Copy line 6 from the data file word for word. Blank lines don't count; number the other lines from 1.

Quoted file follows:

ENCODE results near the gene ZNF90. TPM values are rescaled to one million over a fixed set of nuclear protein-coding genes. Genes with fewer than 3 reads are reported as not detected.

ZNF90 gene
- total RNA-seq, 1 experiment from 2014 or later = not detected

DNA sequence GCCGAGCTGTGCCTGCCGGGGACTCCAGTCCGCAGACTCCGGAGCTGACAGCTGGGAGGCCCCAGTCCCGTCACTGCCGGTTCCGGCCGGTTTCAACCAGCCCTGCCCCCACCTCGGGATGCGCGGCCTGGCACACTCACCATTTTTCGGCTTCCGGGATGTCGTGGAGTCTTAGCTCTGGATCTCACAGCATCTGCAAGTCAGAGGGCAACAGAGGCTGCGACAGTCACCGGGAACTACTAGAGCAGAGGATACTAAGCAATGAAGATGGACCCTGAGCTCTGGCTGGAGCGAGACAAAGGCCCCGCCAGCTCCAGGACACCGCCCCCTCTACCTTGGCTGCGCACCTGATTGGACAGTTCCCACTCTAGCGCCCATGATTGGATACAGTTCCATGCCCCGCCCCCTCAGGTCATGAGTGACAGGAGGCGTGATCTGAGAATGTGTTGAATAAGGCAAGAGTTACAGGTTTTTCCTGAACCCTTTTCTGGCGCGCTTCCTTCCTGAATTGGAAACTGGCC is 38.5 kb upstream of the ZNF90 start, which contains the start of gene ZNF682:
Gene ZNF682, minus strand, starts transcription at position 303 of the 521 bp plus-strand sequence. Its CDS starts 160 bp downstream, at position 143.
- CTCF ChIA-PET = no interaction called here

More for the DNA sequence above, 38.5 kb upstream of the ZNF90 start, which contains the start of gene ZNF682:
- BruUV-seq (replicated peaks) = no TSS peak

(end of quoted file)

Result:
- CTCF ChIA-PET = no interaction called here